In Senate works on estate tax deal to grease the skids for a jobs bill (The Hill, 2/9/10), Jay Heflin explains how the estate tax is being used as a means to an end:
Senate leaders are working on an estate tax deal to make it easier to move a bipartisan jobs bill.
The deal discussed by Senate Majority Leader Harry Reid (D-Nev.) and Senate Minority Leader Mitch McConnell (R-Ky.) involves moving an estate tax bill through the Senate that would prevent a huge hike in the tax from taking effect in 2011, staffers and lobbyists say.
For Reid, it could provide crucial Republican votes for the jobs bill in a Senate where Democrats now have only 59 votes. Republicans would get a vote on legislation to stop the estate tax from returning to a historically high level.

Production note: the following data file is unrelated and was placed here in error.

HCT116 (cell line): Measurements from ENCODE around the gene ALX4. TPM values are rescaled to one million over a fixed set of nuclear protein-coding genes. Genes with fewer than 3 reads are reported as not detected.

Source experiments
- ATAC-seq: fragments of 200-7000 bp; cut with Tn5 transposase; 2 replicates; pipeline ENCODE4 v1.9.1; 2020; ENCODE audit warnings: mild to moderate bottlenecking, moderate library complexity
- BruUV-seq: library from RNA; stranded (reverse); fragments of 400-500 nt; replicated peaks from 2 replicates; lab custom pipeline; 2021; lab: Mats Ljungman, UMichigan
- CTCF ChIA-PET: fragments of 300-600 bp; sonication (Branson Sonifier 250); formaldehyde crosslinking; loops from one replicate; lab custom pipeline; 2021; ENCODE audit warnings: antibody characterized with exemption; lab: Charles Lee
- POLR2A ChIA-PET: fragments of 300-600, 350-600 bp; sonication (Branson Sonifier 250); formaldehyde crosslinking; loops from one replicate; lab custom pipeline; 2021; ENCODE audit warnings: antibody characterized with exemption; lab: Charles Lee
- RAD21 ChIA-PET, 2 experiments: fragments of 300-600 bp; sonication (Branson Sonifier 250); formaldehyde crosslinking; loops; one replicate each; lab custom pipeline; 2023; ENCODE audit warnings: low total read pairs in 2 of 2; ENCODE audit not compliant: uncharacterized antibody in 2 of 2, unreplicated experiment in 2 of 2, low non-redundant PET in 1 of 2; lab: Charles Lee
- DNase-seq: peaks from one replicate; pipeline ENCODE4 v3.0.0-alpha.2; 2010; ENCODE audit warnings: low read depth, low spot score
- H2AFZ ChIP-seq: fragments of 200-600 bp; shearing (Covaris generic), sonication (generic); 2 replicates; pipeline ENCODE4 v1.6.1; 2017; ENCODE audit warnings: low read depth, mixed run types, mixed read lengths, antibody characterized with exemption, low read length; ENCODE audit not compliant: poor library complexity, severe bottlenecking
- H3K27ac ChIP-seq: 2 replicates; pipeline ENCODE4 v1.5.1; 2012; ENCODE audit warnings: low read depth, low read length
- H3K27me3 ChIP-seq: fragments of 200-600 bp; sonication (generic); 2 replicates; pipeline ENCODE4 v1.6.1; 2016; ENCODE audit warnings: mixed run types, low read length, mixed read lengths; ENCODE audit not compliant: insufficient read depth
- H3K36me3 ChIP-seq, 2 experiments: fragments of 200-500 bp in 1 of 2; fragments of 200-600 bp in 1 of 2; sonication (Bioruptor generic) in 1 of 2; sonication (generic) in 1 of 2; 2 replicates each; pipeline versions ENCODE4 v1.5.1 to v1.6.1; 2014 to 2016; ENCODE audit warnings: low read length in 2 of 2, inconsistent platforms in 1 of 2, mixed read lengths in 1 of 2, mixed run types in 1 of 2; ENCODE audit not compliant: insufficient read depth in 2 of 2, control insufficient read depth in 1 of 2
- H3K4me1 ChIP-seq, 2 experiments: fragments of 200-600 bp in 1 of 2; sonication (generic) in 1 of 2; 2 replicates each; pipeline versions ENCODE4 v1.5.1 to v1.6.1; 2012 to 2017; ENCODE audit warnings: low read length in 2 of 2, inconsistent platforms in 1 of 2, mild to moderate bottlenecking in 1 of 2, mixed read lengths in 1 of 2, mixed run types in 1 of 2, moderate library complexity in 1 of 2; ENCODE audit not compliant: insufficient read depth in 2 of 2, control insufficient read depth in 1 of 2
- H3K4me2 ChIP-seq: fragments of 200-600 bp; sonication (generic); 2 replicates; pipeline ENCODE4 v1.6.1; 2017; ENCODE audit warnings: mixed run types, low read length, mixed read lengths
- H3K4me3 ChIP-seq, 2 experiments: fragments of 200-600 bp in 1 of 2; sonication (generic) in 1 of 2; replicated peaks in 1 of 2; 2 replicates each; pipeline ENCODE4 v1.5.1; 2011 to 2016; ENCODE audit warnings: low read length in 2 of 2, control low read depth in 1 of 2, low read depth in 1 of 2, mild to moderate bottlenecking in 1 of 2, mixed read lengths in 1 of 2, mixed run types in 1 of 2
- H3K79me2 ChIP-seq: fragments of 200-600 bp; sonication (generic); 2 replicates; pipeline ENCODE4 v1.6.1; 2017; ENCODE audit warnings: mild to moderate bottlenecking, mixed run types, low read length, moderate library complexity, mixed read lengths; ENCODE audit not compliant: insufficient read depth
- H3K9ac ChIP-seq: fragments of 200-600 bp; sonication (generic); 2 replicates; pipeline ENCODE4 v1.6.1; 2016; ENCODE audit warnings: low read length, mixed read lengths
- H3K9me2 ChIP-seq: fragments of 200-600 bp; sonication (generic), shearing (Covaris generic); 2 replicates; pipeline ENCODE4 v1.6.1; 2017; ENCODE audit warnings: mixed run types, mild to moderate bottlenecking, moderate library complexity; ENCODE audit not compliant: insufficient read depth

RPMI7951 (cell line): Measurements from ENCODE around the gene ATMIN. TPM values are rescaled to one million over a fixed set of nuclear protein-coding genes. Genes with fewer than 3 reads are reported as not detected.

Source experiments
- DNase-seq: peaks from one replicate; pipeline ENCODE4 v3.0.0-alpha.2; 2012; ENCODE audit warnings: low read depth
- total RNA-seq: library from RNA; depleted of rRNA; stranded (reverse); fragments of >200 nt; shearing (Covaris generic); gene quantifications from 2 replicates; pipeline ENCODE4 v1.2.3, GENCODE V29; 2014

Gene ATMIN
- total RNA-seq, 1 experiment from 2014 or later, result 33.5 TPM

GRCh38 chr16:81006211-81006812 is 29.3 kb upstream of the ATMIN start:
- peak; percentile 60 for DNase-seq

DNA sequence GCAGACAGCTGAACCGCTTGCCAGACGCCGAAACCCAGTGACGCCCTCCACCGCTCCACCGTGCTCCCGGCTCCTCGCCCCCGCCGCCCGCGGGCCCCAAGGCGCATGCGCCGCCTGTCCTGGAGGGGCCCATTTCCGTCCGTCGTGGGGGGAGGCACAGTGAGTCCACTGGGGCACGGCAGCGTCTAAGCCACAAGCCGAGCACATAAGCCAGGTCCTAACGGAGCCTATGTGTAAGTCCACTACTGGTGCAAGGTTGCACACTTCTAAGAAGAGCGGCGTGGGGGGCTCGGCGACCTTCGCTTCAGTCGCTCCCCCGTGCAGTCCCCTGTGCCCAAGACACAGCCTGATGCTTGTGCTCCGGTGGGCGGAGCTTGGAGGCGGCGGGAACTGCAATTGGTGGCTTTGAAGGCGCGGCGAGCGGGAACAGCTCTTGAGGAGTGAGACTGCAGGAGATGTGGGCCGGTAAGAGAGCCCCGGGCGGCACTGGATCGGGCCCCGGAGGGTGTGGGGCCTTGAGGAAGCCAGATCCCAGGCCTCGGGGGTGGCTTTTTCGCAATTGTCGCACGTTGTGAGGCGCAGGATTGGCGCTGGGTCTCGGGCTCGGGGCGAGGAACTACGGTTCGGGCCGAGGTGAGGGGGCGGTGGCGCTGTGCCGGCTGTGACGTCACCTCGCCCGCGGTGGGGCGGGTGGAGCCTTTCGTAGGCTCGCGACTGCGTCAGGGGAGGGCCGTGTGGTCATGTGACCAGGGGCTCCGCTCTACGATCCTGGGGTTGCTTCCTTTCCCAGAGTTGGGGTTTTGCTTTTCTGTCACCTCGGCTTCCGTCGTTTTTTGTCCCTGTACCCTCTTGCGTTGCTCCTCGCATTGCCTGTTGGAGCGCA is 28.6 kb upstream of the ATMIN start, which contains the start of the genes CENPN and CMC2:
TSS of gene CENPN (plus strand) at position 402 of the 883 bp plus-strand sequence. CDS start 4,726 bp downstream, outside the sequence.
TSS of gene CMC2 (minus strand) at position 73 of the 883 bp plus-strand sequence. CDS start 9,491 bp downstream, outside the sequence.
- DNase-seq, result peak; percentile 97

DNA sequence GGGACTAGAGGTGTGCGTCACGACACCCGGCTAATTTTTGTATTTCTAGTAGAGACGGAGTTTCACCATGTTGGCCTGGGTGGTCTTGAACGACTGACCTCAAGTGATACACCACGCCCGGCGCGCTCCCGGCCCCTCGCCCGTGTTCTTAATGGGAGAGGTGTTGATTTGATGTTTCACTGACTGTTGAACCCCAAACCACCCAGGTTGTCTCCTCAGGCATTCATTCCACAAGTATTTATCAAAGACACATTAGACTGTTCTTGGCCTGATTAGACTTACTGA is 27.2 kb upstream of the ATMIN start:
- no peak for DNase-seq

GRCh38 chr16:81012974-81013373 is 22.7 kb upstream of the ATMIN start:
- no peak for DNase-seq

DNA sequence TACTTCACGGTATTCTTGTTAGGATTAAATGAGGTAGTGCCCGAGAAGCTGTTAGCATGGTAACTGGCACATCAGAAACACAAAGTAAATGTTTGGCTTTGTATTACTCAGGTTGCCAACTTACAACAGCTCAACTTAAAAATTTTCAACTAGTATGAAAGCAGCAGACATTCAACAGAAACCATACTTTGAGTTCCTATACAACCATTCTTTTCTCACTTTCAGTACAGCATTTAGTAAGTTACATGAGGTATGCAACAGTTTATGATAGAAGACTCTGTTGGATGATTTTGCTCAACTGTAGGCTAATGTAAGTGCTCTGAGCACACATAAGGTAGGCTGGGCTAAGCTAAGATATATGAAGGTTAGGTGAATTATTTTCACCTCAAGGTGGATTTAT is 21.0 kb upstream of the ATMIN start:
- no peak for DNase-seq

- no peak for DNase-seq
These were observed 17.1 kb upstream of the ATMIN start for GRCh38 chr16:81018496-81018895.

The exact nature of the deal is still subject to negotiations, and the final details of a jobs bill are unclear. But the basic deal would involve Republicans providing enough votes on the jobs bill to give it the 60 votes necessary to clear procedural hurdles in exchange for a vote on the estate tax. . . .
Lobbyists say the Reid-McConnell talks have been fruitful, but historic snows in Washington have delayed a final decision on when an estate tax fix might move.
The rest of Heflin's article explains some of the alternatives regarding the federal estate tax.
See also Will the forthcoming Senate jobs bill also fix the federal estate tax? (2/4/10)